Recent evaluation shows these elements are crucial to supporting economic growth and eradicating poverty without further harming the environment.
There is clear potential for replication and scaling up this model across developing Asia.
Governments and organizations, including multilateral development banks, are funding tens of billions of dollars in development projects and programs to help countries respond to COVID-19. The evaluation and monitoring process should not be bypassed.
The COVID-19 crisis has taught us that robust and credible monitoring and evaluation systems are vital to ensure development projects and programs improve the lives of people most in need.
In development, as in matters of health, prevention is better than cure. Had policymakers acted boldly to avert well-recognized economic imbalances before 2008, the financial crisis may have been avoided.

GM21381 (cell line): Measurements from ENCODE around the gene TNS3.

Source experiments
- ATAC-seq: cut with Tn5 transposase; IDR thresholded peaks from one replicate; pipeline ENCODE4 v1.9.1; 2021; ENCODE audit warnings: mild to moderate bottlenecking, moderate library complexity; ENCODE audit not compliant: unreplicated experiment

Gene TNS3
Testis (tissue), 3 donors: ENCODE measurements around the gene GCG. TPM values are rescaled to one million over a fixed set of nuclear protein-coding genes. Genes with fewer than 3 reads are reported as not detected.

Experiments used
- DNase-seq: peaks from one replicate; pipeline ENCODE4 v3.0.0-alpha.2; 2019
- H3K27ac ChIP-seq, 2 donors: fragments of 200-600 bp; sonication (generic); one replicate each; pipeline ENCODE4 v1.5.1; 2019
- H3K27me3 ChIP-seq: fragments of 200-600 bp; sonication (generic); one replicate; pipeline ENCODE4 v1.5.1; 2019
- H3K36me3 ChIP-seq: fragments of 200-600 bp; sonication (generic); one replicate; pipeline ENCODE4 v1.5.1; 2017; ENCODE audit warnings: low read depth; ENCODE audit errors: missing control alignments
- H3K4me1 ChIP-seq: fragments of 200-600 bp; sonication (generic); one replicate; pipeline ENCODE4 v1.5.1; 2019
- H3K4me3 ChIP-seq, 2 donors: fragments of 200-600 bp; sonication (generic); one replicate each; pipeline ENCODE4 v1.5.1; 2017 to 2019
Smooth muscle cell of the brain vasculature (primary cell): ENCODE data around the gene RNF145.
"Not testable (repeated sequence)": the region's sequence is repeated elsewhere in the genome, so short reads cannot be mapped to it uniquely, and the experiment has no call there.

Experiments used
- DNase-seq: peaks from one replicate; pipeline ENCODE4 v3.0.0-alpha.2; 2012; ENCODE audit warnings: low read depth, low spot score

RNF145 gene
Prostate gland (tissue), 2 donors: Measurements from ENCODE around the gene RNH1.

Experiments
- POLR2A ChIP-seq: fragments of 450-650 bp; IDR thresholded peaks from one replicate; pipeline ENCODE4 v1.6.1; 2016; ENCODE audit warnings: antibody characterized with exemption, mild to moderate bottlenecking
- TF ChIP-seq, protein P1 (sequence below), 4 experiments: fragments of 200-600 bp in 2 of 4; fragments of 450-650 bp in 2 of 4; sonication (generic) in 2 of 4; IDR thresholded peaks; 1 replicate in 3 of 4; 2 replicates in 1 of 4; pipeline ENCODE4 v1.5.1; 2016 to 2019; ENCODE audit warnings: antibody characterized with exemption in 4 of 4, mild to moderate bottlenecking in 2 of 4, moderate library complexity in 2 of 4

As multilateral development banks gear up to fill serious gaps in infrastructure in Asia, attention also focuses on safeguards, which should be a top concern for established lenders such as the World Bank and ADB as well as new players like the AIIB.
Yes – but only if the focus is on quality and impact, and not on the quantity and volume of investment.
Carefully evaluating development projects, and learning from success and challenges of past efforts, is more important than ever as governments fight COVID-19.
ADB reforms and new resources provide an opportunity to make incremental progress on development work in Asia’s low-income countries.
For development institutions, private sector investments offer plenty of potential for promoting inclusive and environmentally sustainable growth at a profit. But how successful are they in achieving actual development gains?